“I’m a hospital nurse. Usually for us it’s either the eve or day of a holiday. Cream? Sugar?”
“Just cream, thanks. I’m sorry for intruding, by the way.”
“Oh, no, don’t worry about it at all. It’s not like I had plans.”
Sam quirked his mouth to the side.
“Um, yeah. So… would you like some food? There’s not much but I’m sure I could spare some.”
“No problem, I have this.” Sam pulled out a glass tupperware filled with turkey and mash. “Is it okay-”
“Yes of course! Go right ahead.” Sam opened the container and started eating without a word.
They had barely started on a few bites before a second crash came from outside. Claire glanced worriedly at the window.
“Don’t worry, I’ll check,” said the postman, stepping outside.
A moment later, Sam stepped in accompanied by two dark figures.
“Claire, is it alright if these people join us?” He shut the door gently.
“Oh goodness, of course! Are you both okay?” She asked, standing up. “Here, can I take your coat?”
“Thank you,” came the muffled voice from beneath a wool scarf. The figures removed their many layers of outdoor wear, peeling off coats and unbuttoning sweatshirts and unwinding scarves.
They were two young women, maybe in their twenties, one with bright red hair tied in a small, messy bun and fair, freckled skin and the other with umber skin and deep black hair that tumbled down her back in loose curls.
“Hi,” said the red-haired one awkwardly.
“Are you alright? What happened? Coffee?” Asked Claire, walking towards the kitchen.
“Um, sure, thanks. We got caught in the storm. I’m Catherine,” said the dark-haired woman.
“Niamh,” added the red haired one.
“Nice to meet you. I’m Sam, and this is Claire.” Claire waved as she plodded into the kitchen. She found herself watching them, bewildered by their situation, as she added two more Nespresso pods to the machine. She had never been one for hiking, even though she did live in the perfect area for it. She got lost once, on a hike with her father when she was a child, and had a run-in with a porcupine. She had never touched her hiking boots since. And on Thanksgiving night? During a blizzard? The thought sent shivers down her spine.
“Would you like dinner?” Claire asked, trying desperately to keep hope out of her voice. Sam glanced at her and smiled lightly, but let the newest guests answer.
“I mean, if you’re okay with it?” Said Catherine.
“Of course! Have a seat.”
“Can I like, sit by the fire?” Niamh asked, pointing at the chair there.
“Sure, sit wherever you like. Would you both like everything? You know, I’ll just bring out everything.”
“Here, let me help,” said Sam.
As Claire and Sam set out the food, Niamh and Catherine huddled in front of the fire, letting the warmth defrost their frigid hands.
“So,” said Sam, once the hikers had warmed up and joined them at the table. “What brings you here?”
“Well,” said Catherine, helping herself to turkey, “We have a tradition of hiking on Thanksgiving. Usually we do it with our other friends, but they have families now so we’re on our own.” Catherine laughed, high-fiving Niamh. “Single forever! Anyways, we were going to camp over in the woods, but it got stormy so we came down to the meadow. Then our phones died-”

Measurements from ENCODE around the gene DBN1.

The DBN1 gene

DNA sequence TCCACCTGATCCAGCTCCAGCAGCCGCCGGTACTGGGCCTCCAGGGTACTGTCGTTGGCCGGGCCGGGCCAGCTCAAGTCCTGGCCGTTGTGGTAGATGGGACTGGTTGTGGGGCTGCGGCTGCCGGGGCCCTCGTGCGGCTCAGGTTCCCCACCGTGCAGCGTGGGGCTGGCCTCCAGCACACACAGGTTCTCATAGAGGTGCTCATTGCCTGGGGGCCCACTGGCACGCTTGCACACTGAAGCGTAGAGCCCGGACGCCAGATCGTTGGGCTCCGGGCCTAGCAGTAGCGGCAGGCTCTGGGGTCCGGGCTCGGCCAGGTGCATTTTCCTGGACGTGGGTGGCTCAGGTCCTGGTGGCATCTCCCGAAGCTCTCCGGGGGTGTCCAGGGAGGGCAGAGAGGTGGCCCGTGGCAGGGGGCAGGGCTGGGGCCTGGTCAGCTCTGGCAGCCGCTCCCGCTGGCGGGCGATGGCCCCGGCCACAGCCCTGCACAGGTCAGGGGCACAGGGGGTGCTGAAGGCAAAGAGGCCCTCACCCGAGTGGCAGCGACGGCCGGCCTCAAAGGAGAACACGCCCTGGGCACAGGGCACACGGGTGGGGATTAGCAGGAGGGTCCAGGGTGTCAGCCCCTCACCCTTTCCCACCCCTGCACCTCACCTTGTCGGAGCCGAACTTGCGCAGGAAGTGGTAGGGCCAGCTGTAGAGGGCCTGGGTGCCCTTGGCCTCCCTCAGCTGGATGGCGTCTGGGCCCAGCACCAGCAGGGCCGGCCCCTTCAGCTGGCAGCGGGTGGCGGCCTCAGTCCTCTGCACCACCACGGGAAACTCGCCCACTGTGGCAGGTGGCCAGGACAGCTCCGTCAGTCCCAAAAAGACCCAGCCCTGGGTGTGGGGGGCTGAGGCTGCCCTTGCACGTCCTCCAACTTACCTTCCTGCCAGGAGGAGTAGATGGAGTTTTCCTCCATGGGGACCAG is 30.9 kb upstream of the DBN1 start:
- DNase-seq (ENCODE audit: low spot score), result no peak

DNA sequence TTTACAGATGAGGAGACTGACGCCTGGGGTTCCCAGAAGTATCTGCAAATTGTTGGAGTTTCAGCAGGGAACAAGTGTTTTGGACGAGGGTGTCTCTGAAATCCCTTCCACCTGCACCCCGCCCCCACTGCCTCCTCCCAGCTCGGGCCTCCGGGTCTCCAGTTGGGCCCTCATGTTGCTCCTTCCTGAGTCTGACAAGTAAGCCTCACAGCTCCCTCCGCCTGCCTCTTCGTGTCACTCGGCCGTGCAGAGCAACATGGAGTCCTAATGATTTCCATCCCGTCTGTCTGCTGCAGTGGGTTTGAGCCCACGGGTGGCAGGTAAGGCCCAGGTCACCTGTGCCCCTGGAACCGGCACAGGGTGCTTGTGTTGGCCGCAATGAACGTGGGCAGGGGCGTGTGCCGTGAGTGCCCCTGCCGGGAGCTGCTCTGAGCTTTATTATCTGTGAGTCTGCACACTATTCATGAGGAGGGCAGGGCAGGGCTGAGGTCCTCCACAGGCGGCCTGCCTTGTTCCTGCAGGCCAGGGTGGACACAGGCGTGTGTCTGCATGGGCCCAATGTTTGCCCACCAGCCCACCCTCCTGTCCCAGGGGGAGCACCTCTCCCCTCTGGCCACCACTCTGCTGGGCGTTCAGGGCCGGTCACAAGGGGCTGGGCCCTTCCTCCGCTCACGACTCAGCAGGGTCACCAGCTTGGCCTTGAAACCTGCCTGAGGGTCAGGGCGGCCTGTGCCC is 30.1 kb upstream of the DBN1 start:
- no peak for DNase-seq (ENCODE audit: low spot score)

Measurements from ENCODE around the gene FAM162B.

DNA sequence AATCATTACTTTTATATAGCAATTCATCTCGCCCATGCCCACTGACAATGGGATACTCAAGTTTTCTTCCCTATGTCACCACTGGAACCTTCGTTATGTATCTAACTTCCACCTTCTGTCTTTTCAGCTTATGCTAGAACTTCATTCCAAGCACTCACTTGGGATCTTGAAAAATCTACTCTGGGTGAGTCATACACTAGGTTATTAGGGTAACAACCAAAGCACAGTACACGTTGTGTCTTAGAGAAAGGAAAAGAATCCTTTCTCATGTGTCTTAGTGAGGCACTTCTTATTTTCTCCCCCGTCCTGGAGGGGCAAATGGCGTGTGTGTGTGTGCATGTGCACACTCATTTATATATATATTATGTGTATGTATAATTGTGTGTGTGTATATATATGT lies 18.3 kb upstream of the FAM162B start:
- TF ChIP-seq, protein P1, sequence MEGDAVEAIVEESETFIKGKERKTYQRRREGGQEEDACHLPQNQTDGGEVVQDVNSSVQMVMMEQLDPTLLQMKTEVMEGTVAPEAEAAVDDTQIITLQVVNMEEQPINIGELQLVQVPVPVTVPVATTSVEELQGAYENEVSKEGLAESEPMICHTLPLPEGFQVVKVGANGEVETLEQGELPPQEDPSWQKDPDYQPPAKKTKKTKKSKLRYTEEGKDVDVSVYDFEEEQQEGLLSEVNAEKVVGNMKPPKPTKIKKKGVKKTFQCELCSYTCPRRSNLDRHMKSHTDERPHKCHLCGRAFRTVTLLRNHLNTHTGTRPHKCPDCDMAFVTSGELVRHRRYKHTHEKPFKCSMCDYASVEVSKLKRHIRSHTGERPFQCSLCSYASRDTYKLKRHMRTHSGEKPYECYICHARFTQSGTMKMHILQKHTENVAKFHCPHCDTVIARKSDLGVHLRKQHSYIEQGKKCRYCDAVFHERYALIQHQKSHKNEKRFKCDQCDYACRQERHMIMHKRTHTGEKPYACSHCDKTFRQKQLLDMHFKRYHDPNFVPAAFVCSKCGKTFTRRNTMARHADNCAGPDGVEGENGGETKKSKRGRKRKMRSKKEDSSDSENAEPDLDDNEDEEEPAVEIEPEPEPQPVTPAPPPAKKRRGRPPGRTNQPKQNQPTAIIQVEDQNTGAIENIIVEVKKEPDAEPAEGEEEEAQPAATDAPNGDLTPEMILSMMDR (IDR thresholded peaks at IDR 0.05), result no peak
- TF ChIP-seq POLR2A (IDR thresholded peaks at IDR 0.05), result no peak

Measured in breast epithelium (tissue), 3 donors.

“Which always happens,” Niamh added. The two chuckled.
“Yeah, I mean, you’d think we’d learn to bring a power block, but no. We couldn’t really see, but we saw the light in your home, so we figured we’d give it a shot and see if you’d let us in. Which you did, so thank you.”
“Of course, you guys would have been in serious trouble,” said Claire, smiling as she spooned gravy into her mashed potato well.
“What about you? What are your stories?” Asked Niamh, popping her chin on her hand.
“I’m an ER nurse. I wasn’t expecting anyone-”
“I came in and popped in here to give Claire a package - I’m a mailman - and the winds picked up, so she decided it would be best if I stayed,” Sam finished.
“Really? So you’re a random guest too? God, Claire, we must be so annoying,” said Catherine with a laugh.
“No, no, seriously, it’s honestly fine.”
“She’s lonely,” explained Sam bluntly, receiving a playful slap on the arm from Claire.
“Sam! No, I’m not, I just didn’t have any plans,” she said with a finalizing humph, trying her hardest to mask her smile.
Her hardest really wasn’t enough.
Not twenty minutes later Claire glanced out the window and saw a flutter of brown hair through the snow. Her forehead puckered.
“Here, I’ll see what’s up,” she said, rising and sliding on her thick winter coat and snow boots. “Be back soon.” She stepped outside into the frigid, unforgiving air and hurried down the creaky porch steps. Amidst the lamenting of the winds, she heard a faint sobbing sound coming from behind the house. She trudged through the snow, trying to keep her leggings from getting wet, and made her way across the seal of white.
She turned the corner and saw one boot poking out from next to the generator. Her pace slowed as she approached the person.
Behind the generator was a young woman about eighteen, her face in her hands, her knees pulled close to her chest, her long brown hair spilling over her face.
“Hi,” said Claire gently. The young girl looked up. Her green eyes were red from crying, and tears streamed down her flushed cheeks. “Are you okay?” She responded with a small whimper. “Don’t worry, I’m not going to hurt you.” Her eyes fell to one of her feet. One was bare, bloody, with a large swelling at the ankle. “Oh goodness, stay here. I’ll be back in a second.” She raced back into the house and Sam, Catherine, and Niamh looked up at her expectantly.